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Motley Crue book - Vol. 1 The Eighties
Vince Neil is arrested at the Troubadour after punching out a female
patron, who takes offence at the official US Marines uniform he is
An international distribution deal is signed with Greenworld Records
Ltd, which helps spread the Crüe’s debut album throughout the United
States and to the UK, where it receives rave reviews. This six-page
contract grants Greenworld the right to license, manufacture,
advertise, distribute and sell the Too Fast For Love album. Twenty
thousand copies of a third pressing of Too Fast For Love are
manufactured and distributed, this time with red lettering on the cover
and a black label on the vinyl. Greenworld later goes bankrupt in 1986
but spawns Enigma Records.
As Nikki Sixx and Vince Neil leave the Rainbow with girlfriends Lita
Ford and Beth Lynn, some bikers start pushing their girlfriends around
after making advances on them. Displeased with the treatment handed out
to his girlfriend, Nikki removes a chain from his waist and wields it
around in the air during the fight that begins. Two undercover police
officers arrive, one of them grabbing Nikki’s hand as he reaches for
his chain, and biting it to the bone. Not realising it is a cop, Nikki
retaliates by hitting him across the face with his chain until the cop
pulls his gun on him to arrest him. They hit Nikki in the face with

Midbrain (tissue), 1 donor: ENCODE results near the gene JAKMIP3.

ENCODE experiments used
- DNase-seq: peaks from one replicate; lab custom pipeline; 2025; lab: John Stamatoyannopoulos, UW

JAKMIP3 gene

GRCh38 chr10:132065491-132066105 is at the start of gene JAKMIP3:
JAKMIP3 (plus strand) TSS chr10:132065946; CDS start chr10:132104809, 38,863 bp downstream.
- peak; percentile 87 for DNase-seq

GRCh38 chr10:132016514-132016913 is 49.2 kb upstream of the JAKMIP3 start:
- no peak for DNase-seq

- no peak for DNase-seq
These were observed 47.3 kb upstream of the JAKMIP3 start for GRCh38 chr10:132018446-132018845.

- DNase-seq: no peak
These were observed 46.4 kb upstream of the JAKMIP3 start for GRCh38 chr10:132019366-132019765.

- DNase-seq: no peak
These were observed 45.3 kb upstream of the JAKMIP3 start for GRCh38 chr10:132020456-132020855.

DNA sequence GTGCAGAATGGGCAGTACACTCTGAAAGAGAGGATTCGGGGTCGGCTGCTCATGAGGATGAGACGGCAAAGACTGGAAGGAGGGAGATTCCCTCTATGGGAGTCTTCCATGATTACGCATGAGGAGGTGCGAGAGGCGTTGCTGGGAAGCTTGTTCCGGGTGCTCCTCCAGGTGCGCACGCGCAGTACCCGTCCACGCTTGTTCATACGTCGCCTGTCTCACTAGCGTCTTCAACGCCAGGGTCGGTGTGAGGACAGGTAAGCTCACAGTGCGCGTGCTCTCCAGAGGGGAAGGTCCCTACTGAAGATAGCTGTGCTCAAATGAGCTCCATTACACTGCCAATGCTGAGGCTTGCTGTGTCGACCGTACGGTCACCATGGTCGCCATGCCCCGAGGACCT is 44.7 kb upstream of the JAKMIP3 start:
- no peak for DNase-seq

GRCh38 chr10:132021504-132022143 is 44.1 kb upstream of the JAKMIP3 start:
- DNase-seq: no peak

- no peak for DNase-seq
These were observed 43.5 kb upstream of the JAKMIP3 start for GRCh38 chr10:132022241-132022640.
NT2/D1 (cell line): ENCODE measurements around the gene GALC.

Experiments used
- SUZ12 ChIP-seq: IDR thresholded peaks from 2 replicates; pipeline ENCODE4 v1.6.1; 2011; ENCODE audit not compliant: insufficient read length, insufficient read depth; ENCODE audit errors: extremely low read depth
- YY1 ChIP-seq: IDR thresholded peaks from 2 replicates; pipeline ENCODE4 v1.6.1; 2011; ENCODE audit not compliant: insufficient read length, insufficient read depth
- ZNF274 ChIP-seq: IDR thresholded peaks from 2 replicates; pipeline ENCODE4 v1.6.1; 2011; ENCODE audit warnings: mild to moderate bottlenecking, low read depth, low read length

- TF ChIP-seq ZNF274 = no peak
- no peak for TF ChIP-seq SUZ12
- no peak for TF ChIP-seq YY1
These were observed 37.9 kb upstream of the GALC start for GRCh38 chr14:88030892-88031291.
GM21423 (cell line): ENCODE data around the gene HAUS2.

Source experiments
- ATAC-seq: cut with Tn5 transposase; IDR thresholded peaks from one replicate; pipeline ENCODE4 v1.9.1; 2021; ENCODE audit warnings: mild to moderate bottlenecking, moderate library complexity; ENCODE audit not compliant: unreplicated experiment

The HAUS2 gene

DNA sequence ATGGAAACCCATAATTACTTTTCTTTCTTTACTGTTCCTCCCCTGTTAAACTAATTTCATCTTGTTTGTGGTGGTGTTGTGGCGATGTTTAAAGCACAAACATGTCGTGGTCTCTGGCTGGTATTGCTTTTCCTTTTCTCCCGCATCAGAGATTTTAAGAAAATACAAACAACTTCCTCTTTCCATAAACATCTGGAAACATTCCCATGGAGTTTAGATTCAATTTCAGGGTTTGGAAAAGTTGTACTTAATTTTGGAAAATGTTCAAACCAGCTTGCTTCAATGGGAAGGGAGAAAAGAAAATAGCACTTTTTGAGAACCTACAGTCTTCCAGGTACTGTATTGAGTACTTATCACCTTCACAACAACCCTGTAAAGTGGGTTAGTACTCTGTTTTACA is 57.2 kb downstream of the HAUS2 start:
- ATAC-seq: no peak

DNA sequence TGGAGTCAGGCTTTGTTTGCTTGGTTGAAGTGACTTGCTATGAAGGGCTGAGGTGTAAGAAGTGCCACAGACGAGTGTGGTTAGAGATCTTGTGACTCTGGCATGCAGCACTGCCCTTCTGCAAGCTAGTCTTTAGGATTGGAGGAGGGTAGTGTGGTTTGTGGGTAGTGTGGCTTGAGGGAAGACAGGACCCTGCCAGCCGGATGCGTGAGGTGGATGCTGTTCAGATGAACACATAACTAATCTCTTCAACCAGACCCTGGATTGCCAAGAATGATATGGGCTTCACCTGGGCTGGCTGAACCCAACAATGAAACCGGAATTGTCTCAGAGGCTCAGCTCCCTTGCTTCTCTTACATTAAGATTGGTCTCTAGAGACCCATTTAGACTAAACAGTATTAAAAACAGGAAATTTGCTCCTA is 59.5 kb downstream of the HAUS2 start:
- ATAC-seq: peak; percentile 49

their clubs seven times, breaking a cheekbone and giving him a black
eye in the process. Vince runs off as Nikki is driven to the West
Hollywood Police Station, but the cops stop in an alley on the way and
repeatedly kick him in the stomach and face. Charged with assaulting a
police officer with a deadly weapon, the police tell Nikki they will
send him to state prison for five years, with no parole or probation.
He spends the night in jail before Lita hocks her Firebird TransAm for
one thousand dollars and gives the money to the cops, who drop the
charges. They walk the three miles back from the police lock-up to The
Mötley House in time for their show at the Whisky. Nikki only has to
wear black eye makeup on one eye for a while. The incident is dubbed
the sequel to Riot on Sunset Strip.
Mötley continues to sell out shows at the Troubadour, the Whisky and
the Country Club. Crüe gloves are now available through mail-order in
the U.S. as record stores continue to sell out of their debut album.
One store even has a painting of Vince on the wall outside. Mötley
invites lots of record companies to shows, but are shown no interest,
even though they have sold thousands of albums within four months.
British rock magazine
Kerrang! publishes the first magazine photo of a Mötley Crüe member: a
full-page, full-colour picture of Vince. The Crüe is rumoured to tour
the U.K. late in March and early April as the support act for Wishbone
Ash but it never eventuates. Another rumour in the press says the Crüe
will perform a co-headlining tour with Anvil in August, including
playing the Reading Festival but it also does not eventuate.
The Los Angeles Department of Health Services issues an official notice
of violation to Nikki Sixx for the non-removal of rubbish from The
At The Mötley House, Nikki writes lyrics for a song called Knock ‘Em
Dead Kid about his recent run-in with the Los Angeles Police outside
the Rainbow. The following morning, an eviction notice is served by a
lawyer, bringing The Mötley House days to an end after nine months of
complete mayhem. Nikki moves into Lita Ford’s residence at Apartment 6,
4859 Coldwater Canyon, Sherman Oaks, CA, while Vince
moves into Beth’s apartment. Mick is still living with his girlfriend
Linda in Redondo Beach.
Tommy Lee moves into a
small house with a pool in the backyard with his new Canadian stripper
girlfriend and Penthouse Pet named Candice Starrek, having recently
dumped Lisa for her. They met when Tommy was helping a stripper friend
of Nikki’s to move into Candice’s house. Candice was seeing Greg